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[caption id="attachment_998" align="alignright" width="240"] Minister Coveney responds to Mick's parliamentary question[/caption]

Last Thursday (October 6th) Mick questioned Minister Simon Coveney about potential cuts to agricultural support schemes, arguing for the need to protect the most vulnerable people working in this sector. See below for the Minister's response or watch the exchange in full by clicking here.

Question 3: To ask the Minister for Agriculture; Fisheries and Food if he will maintain the current level of funding to REP scheme, agri-environment options scheme and the disadvantaged areas payment in Budget 2012; if he will acknowledge that many of our small farmers are dependent upon schemes such as these and will be very negatively impacted by any reduction in funding; and if he will make a statement on the matter.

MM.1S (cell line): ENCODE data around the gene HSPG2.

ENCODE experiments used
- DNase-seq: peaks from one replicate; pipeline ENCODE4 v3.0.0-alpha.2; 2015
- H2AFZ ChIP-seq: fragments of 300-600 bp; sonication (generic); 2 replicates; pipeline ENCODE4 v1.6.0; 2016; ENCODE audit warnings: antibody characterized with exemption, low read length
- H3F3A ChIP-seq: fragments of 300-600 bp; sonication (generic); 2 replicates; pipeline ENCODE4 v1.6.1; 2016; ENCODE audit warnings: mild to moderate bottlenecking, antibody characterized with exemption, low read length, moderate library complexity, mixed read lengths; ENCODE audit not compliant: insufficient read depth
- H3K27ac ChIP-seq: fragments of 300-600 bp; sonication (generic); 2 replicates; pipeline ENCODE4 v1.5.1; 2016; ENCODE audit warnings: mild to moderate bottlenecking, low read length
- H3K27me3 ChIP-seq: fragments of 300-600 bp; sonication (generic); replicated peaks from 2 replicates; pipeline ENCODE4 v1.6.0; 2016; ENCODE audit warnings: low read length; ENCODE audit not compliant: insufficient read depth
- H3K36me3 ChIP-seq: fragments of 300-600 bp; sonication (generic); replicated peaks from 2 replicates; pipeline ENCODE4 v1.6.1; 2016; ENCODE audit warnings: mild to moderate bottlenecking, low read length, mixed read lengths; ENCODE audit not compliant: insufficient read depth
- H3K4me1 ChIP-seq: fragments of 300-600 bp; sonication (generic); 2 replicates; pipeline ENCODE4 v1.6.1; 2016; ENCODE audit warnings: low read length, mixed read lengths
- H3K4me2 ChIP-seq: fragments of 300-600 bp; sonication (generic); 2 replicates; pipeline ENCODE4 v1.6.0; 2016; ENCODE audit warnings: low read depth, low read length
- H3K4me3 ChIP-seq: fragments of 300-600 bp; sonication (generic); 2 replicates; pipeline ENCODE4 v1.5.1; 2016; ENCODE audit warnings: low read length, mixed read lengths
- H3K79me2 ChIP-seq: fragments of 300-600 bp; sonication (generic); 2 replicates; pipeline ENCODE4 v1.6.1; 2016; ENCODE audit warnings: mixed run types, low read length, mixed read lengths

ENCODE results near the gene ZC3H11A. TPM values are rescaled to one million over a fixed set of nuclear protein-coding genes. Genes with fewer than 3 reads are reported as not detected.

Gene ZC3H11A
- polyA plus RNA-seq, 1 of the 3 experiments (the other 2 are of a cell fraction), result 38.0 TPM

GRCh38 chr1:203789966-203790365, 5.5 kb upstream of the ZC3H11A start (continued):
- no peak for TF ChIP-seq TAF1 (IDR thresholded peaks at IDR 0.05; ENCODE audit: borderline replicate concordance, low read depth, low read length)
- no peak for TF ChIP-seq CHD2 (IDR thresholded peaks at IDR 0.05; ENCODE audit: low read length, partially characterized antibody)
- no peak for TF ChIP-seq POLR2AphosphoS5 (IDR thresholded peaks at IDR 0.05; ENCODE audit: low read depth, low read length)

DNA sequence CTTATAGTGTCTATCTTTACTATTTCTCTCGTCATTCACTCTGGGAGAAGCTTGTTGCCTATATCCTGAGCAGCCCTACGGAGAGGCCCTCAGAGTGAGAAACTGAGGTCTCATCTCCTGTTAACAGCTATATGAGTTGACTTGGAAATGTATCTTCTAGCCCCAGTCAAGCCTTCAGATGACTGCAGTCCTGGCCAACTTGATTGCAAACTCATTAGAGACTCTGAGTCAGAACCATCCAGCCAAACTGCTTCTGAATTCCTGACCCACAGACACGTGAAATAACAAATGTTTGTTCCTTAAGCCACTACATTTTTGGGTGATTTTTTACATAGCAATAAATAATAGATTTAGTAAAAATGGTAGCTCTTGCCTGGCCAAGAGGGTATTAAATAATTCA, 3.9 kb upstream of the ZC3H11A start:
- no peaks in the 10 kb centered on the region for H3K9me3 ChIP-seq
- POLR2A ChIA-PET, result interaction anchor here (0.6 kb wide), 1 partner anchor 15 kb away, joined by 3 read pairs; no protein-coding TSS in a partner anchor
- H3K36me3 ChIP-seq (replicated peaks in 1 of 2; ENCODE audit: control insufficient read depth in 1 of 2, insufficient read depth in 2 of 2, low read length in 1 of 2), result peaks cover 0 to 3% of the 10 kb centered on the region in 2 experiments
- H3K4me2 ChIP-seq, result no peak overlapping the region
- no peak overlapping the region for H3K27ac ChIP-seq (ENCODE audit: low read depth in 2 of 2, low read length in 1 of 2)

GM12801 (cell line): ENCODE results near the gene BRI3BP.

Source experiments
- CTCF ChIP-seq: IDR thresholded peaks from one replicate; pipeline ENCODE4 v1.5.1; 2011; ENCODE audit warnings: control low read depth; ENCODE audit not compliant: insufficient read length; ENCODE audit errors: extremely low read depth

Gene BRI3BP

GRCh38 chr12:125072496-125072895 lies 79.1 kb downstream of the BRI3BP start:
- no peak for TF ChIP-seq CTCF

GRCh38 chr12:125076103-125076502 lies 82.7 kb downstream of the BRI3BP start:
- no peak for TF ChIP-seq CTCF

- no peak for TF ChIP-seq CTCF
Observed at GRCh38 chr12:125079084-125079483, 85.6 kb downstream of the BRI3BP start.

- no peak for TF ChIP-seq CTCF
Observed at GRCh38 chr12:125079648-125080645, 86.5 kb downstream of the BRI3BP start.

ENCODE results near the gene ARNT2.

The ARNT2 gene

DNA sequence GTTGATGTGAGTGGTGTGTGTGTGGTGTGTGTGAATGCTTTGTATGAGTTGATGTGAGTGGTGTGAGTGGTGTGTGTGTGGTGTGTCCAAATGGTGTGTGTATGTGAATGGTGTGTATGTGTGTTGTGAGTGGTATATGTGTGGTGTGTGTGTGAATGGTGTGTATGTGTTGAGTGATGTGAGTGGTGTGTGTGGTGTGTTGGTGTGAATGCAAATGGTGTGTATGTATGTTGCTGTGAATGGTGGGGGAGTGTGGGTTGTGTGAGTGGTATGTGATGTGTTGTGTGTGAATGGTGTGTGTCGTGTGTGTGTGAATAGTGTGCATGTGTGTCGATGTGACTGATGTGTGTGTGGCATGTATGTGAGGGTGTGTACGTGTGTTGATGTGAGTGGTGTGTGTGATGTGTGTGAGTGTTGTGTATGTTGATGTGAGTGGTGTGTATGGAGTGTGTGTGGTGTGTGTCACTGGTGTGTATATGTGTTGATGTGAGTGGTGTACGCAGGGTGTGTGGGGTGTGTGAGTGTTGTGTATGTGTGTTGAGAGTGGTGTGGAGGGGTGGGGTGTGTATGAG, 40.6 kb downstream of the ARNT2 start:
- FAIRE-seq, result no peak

Simon Coveney: Fair play to the Deputy. He wants me to announce my budget a few months early. The reality, of course, is that I cannot give him the assurance he seeks, namely, that there will be no cuts to any of the schemes from which we make payments - REPS, AOS, disadvantaged area payments, the less favoured area scheme, LFAs, and so on. When I met the IFA yesterday I told delegates it is important to be up-front with people from the start. There will be cutbacks in our budget which will affect some schemes. We have not yet decided which schemes or at what level but the reality is that the four year budgetary framework in which I must operate involves a reduction in expenditure from €1.647 billion to €1.286 billion by my Department, from 2011 to 2012. That reduction, as published material, was available from when the last Government was in place, showing €361 million in reduction between this year and next year. Some of the reduction will be accounted for by schemes that are ending naturally in any case, for example, the waste management scheme on farms which was very capital intensive. A number of people have left REPS and gone into AOS which is not as expensive to the State.